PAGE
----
BENTONVILLE, AR: Walmart is closing 269 stores in the US and globally, but president and CEO Doug McMillon emphasized the retail behemoth plans to open more than 300 new stores worldwide over the coming year.
Walmart communicated the mixed message via press release on Friday morning, followed by a Q&A blog post with McMillon, sharing more about the factors that led to this decision, how the retailer will assist impacted associates, and plans for future growth.
Such a scale of store closures is unusual, and in 2015 Walmart closed just three stores. But it was projecting between 231 and 252 store openings in the same year, so the projected 300 figure for 2016 is not unusual.
In 2014, the company had 375 store openings, Randy Hargrove, company spokesperson, told PRWeek.
"If you look at our US stores' businesses, we have had positive comparitive sales for the last five quarters," he said.
Dan Bartlett is the retailer’s EVP of corporate affairs and heads global communications.
@WalmartNewsroom posted several tweets linking to the blog and press release on Friday morning. The posts emphasized several points from McMillon’s Q&A, including the fact that Walmart plans to open more stores; the retailer "cares" about associates impacted by the closures; and that actively managing its portfolio of assets is essential to maintaining a healthy business.
A chunk of the closures include the company’s 102 small format stores, Walmart Express, which had been on pilot since 2011. McMillon said in the Q&A that Walmart has decided not to proceed with the express stores because the retailer feels it can better serve customers by focusing on Supercenters and Neighborhood Markets and by investing in e-commerce and services like Pickup.
McMillon explained in the release that the company came to its decision after reviewing each of its stores’ financial performances, as well as strategic alignment with long-term plans. Walmart has 11,600 stores worldwide, and the impacted sites represent less than 1% of both global square footage and revenue, McMillon added.
"Actively managing our portfolio of assets is essential to maintaining a healthy business," said McMillon in the release. "Closing stores is never an easy decision, but it is necessary to keep the company strong and positioned for the future. It’s important to remember we’ll open well more than 300 stores around the world next year. So we are committed to growing, but we are being disciplined about it."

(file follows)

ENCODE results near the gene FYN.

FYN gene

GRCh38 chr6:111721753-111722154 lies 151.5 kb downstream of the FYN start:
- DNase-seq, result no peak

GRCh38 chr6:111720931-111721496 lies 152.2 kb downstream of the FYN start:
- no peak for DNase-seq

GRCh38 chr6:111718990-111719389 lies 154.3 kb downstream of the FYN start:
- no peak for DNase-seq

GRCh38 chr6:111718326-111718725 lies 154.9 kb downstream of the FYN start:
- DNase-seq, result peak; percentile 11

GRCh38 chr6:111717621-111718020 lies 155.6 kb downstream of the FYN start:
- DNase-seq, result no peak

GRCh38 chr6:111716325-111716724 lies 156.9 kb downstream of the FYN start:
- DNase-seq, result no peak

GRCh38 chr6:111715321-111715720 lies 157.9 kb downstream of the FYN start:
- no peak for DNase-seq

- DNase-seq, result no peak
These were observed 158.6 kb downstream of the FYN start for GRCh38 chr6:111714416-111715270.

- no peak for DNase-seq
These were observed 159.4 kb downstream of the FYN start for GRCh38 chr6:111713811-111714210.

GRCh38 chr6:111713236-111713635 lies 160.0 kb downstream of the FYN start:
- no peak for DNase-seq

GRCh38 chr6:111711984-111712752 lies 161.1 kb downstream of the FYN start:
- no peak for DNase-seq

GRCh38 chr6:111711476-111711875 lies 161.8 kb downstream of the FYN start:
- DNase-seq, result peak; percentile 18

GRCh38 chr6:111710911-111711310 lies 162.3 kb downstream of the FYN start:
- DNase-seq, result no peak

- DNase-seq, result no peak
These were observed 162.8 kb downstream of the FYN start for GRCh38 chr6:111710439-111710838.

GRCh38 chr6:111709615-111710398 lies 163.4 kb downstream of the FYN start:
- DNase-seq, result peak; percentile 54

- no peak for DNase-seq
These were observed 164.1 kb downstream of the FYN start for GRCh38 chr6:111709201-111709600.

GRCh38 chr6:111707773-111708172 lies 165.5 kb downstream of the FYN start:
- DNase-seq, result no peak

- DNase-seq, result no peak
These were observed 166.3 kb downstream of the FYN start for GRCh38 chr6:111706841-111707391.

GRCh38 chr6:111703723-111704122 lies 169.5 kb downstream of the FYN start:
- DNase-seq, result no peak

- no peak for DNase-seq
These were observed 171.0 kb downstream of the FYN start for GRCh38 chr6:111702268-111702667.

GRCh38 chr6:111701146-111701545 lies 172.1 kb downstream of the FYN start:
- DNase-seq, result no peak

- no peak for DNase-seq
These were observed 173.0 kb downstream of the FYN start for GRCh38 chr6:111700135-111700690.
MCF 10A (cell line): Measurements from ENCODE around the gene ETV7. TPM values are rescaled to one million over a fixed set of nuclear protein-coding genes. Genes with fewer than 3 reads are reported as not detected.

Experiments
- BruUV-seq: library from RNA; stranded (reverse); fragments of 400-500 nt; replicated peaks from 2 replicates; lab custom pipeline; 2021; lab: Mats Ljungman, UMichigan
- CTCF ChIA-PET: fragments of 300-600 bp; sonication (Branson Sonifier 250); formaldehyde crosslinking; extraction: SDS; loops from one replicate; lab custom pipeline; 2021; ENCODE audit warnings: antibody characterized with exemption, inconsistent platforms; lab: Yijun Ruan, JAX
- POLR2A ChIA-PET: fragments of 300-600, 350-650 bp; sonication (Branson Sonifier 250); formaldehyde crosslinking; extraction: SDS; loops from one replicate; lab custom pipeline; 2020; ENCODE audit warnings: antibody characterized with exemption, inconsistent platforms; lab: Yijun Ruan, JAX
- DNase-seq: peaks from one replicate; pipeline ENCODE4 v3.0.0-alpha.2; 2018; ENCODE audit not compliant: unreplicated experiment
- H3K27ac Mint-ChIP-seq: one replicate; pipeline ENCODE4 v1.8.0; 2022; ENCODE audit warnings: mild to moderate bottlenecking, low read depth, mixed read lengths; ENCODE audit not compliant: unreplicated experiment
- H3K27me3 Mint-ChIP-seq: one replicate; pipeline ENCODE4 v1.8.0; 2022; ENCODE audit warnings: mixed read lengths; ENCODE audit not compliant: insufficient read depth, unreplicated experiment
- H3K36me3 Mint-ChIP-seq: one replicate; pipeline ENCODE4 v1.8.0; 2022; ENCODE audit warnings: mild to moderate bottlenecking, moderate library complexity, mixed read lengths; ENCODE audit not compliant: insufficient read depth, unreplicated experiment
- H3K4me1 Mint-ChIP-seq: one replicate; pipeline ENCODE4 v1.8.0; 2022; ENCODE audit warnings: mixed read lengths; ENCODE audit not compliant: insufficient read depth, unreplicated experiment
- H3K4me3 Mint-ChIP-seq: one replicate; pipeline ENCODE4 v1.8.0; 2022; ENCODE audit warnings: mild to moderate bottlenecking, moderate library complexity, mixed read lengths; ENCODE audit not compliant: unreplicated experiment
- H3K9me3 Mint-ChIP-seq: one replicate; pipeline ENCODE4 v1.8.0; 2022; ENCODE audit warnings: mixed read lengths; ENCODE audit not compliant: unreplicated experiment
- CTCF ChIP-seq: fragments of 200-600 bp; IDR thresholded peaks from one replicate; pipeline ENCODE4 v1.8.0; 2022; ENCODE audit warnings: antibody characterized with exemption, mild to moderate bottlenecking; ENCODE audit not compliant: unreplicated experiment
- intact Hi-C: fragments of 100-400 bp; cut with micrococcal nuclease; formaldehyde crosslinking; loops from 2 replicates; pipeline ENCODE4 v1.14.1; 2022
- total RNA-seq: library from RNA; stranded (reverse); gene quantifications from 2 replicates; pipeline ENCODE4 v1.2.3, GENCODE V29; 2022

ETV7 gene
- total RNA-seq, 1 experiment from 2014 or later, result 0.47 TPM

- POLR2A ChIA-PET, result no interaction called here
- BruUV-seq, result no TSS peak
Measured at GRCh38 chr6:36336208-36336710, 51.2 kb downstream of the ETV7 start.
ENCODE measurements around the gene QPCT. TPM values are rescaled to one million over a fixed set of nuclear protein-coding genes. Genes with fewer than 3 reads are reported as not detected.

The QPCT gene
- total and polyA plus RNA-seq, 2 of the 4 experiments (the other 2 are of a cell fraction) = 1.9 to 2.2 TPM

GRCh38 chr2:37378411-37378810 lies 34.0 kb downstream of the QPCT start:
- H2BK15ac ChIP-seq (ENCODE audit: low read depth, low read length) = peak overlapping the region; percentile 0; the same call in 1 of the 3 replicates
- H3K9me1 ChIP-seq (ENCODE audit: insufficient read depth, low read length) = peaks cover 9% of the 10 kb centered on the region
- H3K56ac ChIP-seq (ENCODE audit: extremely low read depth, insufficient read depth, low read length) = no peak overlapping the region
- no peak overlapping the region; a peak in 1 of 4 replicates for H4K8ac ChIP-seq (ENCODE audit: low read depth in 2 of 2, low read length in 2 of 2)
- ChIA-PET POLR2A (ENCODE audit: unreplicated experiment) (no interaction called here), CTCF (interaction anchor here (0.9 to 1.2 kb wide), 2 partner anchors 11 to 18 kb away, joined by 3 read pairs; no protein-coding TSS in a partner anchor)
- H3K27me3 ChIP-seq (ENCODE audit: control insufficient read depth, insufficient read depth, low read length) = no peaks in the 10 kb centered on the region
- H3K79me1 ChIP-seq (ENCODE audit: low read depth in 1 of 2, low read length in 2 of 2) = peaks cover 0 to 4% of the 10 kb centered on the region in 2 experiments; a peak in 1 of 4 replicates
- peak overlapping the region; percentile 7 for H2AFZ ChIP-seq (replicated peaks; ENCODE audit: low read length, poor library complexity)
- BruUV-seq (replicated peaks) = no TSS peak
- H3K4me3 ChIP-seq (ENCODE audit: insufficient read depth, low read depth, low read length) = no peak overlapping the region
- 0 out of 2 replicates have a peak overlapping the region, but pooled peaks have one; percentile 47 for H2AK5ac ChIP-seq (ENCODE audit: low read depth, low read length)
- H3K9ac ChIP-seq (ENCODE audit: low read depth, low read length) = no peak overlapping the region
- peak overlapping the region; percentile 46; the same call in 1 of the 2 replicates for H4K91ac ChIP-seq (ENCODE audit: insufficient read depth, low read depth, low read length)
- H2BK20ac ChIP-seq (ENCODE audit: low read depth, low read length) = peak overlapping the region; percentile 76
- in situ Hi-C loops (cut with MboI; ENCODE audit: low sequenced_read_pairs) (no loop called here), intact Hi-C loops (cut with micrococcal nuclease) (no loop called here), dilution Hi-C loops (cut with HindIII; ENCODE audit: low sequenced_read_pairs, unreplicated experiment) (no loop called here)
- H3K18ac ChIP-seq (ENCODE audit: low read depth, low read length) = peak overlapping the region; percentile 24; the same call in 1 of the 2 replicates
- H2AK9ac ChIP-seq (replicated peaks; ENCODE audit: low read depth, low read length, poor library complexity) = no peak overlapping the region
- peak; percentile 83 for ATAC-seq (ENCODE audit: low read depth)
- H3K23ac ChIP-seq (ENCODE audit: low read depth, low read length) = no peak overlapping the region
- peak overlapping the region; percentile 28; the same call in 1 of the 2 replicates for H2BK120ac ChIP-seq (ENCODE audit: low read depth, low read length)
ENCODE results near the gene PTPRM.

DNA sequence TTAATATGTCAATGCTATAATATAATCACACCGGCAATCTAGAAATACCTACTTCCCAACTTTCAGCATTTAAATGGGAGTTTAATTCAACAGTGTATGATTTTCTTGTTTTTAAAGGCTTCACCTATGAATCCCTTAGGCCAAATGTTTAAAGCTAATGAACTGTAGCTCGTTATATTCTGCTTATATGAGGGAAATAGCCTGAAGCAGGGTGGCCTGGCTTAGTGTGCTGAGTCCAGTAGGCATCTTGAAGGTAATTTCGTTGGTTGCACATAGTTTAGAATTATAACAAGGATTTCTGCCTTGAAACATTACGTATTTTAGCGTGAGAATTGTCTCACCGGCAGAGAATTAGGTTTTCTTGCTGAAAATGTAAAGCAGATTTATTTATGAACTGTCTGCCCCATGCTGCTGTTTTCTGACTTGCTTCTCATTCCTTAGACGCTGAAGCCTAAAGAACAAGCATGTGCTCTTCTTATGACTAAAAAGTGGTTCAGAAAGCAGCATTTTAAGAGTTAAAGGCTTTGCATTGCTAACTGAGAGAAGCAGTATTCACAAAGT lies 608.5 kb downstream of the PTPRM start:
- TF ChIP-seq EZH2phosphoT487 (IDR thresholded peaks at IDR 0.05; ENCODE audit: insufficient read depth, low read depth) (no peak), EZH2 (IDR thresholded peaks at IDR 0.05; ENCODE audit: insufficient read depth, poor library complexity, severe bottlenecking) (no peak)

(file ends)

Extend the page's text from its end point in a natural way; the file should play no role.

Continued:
In the US, Walmart intends to open 50 to 60 Supercenters and 85 to 95 Neighborhood Markets in fiscal year 2017, which begins February 1. In the same period, Sam’s Club plans to open in up to 10 new locations. Internationally, Walmart plans between 200 and 240 new stores during the year.
McMillon also explained in the Q&A that the closures are not related to Walmart’s investment in wages – referring to his announcement last year that the retailer would institute a minimum wage of $9 an hour for all its employees. This minimum wage is to increase to $10 in 2016.
"Our investment in associate wages and training is a long-term investment that is already paying off," he said. "Our customers are benefiting from a faster checkout process, better in-stock across stores, a clean shopping environment and friendly associates. As a result, we are seeing improvements in our comparable sales, customer traffic, and customer satisfaction scores."
Roughly 16,000 employees will be impacted by the decision - 10,000 of them in the US. More than 95% of the closed stores in the US are within 10 miles on average of another Walmart, so the company plans to place affected employees in nearby locations. Where that isn’t possible, the company will provide 60 days of pay and, if eligible, severance, as well as résumé and interview skills training, the release said.
"Decisions like this are difficult and we care deeply about the associates who will be impacted," McMillon said.
Shortly after making the announcement, Walmart’s social media team was responding directly to confused consumers on Twitter, clarifying the company’s decision.
@KristinaRibali Our investment in associate wages and training is a long-term investment, and we'll continue to invest there going forward.— Walmart Newsroom (@WalmartNewsroom) January 15, 2016